I would agree with what mamma said, to a point. I don't think I would advise using characters from movies or television as a blueprint. However, one of the best tools you can use to add dimension to your characters is to watch people. Keep a journal of interesting, quirky, sweet, compassionate, deceptive, just plain not nice things people around you do. These are real-life people. This is the way real people behave. As you are writing your characters' situations think about whether he or she would do this or that and ask yourself why.
And remember, being human is a disease. It is a terminal illness. Human beings are fallible. They sometimes do silly or irrational or dumb or just plain spontaneous things. They also get colds,stub their toes, suffer Freudian slips. Even the best of us can be snarky, unkind, or unintentionally rude. it is the combination of all of these things that makes your characters 3D 98.6 people.
sorry i wasn't specific enough... obviously [i'd hoped], in re movies/tv i meant the many fine, well-drawn/written/acted ones, not the sadly many more there are of the opposite quality...
if one is writing fiction, it can be extremely helpful to see fictional characters brought to life, especially when in a time and setting writers can't possibly study firsthand for themselves, such as with historical fiction, futuristic sci-fi, faraway places and societal/cultural groups they have never been to/have little/no personal knowledge of...
a writer born and raised in the northeast, for instance, who's never been south of the mason-dixon line, but wants to write a historical novel about the south in the early to mid-20th century can learn a lot about how people there behaved and spoke by not only reading the works of tennessee williams, william faulkner and harper lee, but also by studying those characters in semi-real life on the screen, since most of those works were made into exceptionally fine films and realistically enacted by some of the most talented actors of our time...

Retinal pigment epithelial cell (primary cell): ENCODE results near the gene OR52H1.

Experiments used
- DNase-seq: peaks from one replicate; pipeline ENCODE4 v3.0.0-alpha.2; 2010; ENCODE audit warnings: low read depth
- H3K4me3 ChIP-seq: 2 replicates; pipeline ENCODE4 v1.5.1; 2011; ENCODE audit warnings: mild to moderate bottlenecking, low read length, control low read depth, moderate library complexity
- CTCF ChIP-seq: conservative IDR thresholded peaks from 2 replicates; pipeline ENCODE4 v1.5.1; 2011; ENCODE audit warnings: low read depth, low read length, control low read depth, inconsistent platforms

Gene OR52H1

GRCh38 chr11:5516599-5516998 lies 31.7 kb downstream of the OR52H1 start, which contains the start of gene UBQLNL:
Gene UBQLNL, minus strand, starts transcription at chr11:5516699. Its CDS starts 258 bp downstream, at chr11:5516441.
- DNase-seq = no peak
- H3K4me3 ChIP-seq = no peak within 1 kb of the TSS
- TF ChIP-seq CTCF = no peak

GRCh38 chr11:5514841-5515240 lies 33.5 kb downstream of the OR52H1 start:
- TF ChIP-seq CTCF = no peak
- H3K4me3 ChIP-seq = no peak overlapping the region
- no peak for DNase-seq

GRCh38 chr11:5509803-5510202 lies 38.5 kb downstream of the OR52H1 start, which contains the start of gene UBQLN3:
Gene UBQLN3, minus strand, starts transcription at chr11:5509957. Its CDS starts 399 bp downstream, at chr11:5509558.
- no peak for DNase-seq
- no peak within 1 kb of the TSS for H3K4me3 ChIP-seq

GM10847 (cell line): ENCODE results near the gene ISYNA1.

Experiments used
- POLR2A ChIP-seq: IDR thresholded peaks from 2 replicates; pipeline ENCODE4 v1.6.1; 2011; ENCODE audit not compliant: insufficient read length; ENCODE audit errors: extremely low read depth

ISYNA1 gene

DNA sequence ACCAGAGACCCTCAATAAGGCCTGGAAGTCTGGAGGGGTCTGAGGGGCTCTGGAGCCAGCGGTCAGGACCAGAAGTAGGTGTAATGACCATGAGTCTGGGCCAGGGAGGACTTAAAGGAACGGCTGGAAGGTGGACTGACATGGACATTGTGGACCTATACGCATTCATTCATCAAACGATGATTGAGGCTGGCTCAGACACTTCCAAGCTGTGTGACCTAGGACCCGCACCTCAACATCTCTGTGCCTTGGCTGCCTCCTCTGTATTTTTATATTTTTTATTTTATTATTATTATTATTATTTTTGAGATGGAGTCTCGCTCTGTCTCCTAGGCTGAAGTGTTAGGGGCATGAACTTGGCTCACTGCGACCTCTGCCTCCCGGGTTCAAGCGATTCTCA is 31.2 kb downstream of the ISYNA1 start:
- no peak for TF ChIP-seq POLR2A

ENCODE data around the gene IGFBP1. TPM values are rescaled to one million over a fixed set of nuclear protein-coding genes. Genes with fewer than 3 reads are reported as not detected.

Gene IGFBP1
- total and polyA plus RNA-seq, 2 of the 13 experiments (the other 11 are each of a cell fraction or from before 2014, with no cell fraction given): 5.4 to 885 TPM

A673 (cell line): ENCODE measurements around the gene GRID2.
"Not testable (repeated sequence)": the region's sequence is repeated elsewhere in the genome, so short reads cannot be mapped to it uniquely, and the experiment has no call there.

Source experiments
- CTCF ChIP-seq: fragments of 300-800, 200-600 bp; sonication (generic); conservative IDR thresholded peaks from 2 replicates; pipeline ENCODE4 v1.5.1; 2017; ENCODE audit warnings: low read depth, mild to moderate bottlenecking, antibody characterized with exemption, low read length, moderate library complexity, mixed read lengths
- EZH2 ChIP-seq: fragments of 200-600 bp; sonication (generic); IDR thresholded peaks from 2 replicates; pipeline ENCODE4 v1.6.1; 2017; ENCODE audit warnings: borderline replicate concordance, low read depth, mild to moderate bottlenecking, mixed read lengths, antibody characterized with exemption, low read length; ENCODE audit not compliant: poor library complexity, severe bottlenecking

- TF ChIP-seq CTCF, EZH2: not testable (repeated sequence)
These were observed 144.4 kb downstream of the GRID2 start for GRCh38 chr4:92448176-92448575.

so, i stand by my advice to also study tv and movies, when developing fictional characters you can't observe and study in real life...
Research psychology. Even if you're not a psych major like me, you could try taking a couple psychology classes, or just reading psychology stuff on your own. In particular, researching the closest real-life analogue to your character's experiences, to see how people usually react and why. (For example, I always thought it would be very hard for a mother to love a child conceived by rape and nearly all such children would be aborted if possible, but this study suggests it's more complicated than that.)
Look around you; in your daily life. There are believable characters everywhere for you to study.
Whoops, I didn't scroll down when I replied. Otherwise, I would just have said, "Ditto!"
Well, if you're going to put it that way ... I'll stand with you!
A good writer needs to understand people. The best way to do that is start understanding yourself and being brutally honest. Once you've done that you can see how much people perceive themselves as opposed to the truth, how they deceive themselves, see how their flaws affect their behaviour etc. A good writer is a student of human behaviour.
i would have to add 'fiction' in there, before 'writer' in order to agree with those statements... there are many other kinds of writer, after all... and one doesn't necessarily need to be a student of human behavior to be a good technical or science writer, for instance...